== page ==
The Political Economy of Aerospace Industries
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The Political Economy of Aerospace Industries

A Key Driver of Growth and International Competitiveness?

Keith Hartley

The Political Economy of Aerospace Industries will appeal to undergraduate and graduate students in industrial and defence economics, public choice and policy courses. It will also be of interest to researchers, policy-makers and those involved in the industry in various different capacities.
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Chapter 9: A public choice analysis

Keith Hartley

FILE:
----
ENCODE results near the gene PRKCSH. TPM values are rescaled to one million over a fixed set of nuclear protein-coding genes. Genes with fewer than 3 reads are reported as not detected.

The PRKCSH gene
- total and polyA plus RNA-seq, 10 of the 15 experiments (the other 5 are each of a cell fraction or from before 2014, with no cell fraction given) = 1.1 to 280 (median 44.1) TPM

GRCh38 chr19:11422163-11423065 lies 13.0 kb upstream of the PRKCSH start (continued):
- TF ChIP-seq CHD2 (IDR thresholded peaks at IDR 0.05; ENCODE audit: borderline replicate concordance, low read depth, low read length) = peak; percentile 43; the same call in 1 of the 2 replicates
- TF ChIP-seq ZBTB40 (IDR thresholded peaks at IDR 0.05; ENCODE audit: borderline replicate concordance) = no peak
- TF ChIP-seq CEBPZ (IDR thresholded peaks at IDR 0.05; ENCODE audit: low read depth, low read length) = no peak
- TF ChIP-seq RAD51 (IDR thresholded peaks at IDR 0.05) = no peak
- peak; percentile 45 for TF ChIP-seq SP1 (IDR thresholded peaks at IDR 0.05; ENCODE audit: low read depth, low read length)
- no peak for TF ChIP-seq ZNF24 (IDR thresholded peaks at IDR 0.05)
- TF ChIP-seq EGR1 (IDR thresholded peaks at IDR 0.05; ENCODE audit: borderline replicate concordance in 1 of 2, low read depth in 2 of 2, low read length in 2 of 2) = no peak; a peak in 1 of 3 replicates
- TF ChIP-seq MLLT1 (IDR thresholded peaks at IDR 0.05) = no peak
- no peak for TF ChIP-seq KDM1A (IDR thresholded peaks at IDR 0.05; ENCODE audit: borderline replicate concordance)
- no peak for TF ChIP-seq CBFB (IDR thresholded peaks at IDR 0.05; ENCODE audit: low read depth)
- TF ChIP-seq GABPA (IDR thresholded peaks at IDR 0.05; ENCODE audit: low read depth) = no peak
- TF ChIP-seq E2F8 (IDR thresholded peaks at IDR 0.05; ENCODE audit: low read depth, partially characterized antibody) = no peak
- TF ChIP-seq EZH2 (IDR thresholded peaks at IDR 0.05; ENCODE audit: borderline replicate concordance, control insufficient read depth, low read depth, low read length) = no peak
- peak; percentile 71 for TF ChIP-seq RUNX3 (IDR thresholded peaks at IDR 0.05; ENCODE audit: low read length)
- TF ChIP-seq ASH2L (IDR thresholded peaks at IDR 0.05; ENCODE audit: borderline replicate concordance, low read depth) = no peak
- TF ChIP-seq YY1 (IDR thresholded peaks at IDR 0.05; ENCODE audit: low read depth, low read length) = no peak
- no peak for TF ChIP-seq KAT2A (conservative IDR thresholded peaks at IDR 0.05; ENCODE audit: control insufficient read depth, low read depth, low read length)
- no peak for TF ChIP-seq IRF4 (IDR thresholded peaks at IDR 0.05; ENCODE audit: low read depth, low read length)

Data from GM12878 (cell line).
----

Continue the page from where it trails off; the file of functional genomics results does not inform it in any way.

Economists are often attracted by their competitive market model which is based on large numbers of buyers and sellers. Aerospace markets depart from this competitive model. The military sector is dominated by governments as a major or the only buyer and by a monopoly or oligopoly suppliers, usually with entry restrictions with firms producing differentiated products and markets often in disequilibrium. Observers of the aerospace industry see evidence of its dependence on government and the presence of a military–industrial complex with large firms forming powerful producer groups. Such groups will lobby governments for defence contracts, for national markets which are protected from foreign competition and for contracts which provide a guaranteed income and favourable profit rates. Producer groups will also lobby government for state-funding for civil aircraft and engine programmes. The result is aerospace industries operating in political markets which are more appropriately analysed using public choice analysis. Government decisions are likely to be the result of actions by various agents and interest groups in the political market, each acting in their own self-interest and seeking to influence policy in their favour. This chapter outlines the possible role of these agents and interest groups in formulating policy towards the aerospace industry. Does public choice analysis provide a framework for analysing the military–aerospace industrial complex?

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